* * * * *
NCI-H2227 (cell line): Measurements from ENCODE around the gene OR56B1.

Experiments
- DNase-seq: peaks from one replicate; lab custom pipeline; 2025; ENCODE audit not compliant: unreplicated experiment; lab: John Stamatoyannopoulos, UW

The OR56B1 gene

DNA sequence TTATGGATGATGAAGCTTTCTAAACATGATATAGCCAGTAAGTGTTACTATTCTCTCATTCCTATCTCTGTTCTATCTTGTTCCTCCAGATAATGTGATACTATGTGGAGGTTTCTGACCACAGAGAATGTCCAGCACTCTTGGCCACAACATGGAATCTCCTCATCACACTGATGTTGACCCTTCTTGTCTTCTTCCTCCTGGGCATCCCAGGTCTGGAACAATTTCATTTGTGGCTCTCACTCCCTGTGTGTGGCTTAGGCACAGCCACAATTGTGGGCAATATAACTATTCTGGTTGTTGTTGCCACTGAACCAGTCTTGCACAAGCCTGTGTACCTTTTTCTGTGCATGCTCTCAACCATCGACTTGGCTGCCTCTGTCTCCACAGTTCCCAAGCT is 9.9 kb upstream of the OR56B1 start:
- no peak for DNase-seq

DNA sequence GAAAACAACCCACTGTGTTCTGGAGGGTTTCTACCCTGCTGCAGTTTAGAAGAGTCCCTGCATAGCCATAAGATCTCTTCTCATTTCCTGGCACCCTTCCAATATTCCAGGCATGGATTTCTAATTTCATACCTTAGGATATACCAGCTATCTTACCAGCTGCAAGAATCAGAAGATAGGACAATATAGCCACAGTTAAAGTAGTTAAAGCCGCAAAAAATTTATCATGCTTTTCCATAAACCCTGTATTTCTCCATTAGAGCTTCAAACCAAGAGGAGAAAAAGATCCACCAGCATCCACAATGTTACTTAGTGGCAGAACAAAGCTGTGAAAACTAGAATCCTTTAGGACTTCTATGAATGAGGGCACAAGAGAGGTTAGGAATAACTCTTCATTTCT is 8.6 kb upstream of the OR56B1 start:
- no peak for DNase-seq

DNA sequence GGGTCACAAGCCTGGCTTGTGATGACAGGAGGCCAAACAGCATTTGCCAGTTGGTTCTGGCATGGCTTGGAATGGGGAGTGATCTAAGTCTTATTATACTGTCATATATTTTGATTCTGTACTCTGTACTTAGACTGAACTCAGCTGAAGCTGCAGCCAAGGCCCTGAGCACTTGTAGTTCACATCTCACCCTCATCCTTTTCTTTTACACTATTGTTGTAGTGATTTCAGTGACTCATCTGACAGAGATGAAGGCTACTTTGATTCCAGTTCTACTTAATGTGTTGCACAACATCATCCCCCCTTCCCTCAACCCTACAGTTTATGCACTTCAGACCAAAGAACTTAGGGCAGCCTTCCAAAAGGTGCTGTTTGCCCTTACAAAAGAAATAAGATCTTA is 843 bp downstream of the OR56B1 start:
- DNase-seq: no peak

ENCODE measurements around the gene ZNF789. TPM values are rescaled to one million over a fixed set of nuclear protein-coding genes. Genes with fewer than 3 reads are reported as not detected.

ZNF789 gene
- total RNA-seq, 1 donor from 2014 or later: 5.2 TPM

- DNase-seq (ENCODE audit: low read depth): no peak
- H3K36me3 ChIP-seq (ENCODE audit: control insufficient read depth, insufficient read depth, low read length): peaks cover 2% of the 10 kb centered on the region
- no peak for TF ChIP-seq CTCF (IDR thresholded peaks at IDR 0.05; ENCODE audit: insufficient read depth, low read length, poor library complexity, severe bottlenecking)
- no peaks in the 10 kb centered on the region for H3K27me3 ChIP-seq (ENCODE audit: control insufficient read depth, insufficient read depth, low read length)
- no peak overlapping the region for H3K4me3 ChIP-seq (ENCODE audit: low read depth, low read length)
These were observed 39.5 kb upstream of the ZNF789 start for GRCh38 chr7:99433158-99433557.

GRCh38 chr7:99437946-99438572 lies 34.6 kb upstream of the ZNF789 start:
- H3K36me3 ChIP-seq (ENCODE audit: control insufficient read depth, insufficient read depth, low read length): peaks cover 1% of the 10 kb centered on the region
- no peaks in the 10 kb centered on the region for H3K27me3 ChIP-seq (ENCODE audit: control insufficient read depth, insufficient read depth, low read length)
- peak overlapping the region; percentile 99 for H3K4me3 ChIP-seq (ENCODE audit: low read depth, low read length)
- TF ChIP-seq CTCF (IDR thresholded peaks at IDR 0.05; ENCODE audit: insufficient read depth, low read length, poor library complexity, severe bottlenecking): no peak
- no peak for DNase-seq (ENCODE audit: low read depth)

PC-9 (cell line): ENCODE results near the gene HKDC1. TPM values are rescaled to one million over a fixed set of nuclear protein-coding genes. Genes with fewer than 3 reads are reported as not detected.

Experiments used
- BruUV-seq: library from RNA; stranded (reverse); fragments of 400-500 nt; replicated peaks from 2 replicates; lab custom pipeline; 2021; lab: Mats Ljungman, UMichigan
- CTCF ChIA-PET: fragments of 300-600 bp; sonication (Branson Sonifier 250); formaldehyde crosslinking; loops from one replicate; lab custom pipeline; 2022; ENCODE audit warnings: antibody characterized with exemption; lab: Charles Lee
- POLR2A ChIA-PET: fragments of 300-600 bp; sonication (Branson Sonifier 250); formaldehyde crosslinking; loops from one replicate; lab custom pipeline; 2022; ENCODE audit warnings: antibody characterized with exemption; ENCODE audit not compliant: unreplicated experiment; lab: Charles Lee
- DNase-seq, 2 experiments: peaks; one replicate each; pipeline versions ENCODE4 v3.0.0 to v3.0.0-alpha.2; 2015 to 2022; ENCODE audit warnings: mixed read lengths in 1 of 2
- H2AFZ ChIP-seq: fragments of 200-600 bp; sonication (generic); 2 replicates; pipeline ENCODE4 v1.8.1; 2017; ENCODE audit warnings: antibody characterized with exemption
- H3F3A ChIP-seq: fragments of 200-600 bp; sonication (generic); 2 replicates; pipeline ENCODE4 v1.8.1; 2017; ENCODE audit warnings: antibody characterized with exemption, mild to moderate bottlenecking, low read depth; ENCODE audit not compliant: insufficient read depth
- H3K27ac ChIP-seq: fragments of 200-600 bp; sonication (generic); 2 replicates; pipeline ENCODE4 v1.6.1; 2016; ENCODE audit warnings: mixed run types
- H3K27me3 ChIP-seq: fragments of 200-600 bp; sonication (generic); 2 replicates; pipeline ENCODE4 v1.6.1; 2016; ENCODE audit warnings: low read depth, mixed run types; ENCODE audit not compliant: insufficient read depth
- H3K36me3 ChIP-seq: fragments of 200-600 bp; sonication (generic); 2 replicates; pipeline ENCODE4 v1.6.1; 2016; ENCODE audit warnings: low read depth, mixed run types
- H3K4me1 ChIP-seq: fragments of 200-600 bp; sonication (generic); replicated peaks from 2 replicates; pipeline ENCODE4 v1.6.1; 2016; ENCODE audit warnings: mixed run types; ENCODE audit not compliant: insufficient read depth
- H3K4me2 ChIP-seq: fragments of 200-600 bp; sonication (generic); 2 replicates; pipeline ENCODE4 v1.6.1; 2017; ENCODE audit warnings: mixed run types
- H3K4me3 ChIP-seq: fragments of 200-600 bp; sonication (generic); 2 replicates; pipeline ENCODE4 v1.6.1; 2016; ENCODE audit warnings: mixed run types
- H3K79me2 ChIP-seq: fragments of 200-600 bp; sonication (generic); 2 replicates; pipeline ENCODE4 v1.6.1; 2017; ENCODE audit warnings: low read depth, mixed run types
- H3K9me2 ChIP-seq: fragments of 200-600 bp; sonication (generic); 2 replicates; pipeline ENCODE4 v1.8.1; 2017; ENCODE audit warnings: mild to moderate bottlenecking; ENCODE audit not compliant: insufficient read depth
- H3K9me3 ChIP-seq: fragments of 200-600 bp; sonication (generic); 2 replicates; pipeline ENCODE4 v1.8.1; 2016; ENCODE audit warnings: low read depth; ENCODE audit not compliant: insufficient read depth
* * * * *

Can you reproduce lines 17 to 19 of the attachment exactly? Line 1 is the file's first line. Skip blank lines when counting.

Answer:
- no peaks in the 10 kb centered on the region for H3K27me3 ChIP-seq (ENCODE audit: control insufficient read depth, insufficient read depth, low read length)
- no peak overlapping the region for H3K4me3 ChIP-seq (ENCODE audit: low read depth, low read length)
These were observed 39.5 kb upstream of the ZNF789 start for GRCh38 chr7:99433158-99433557.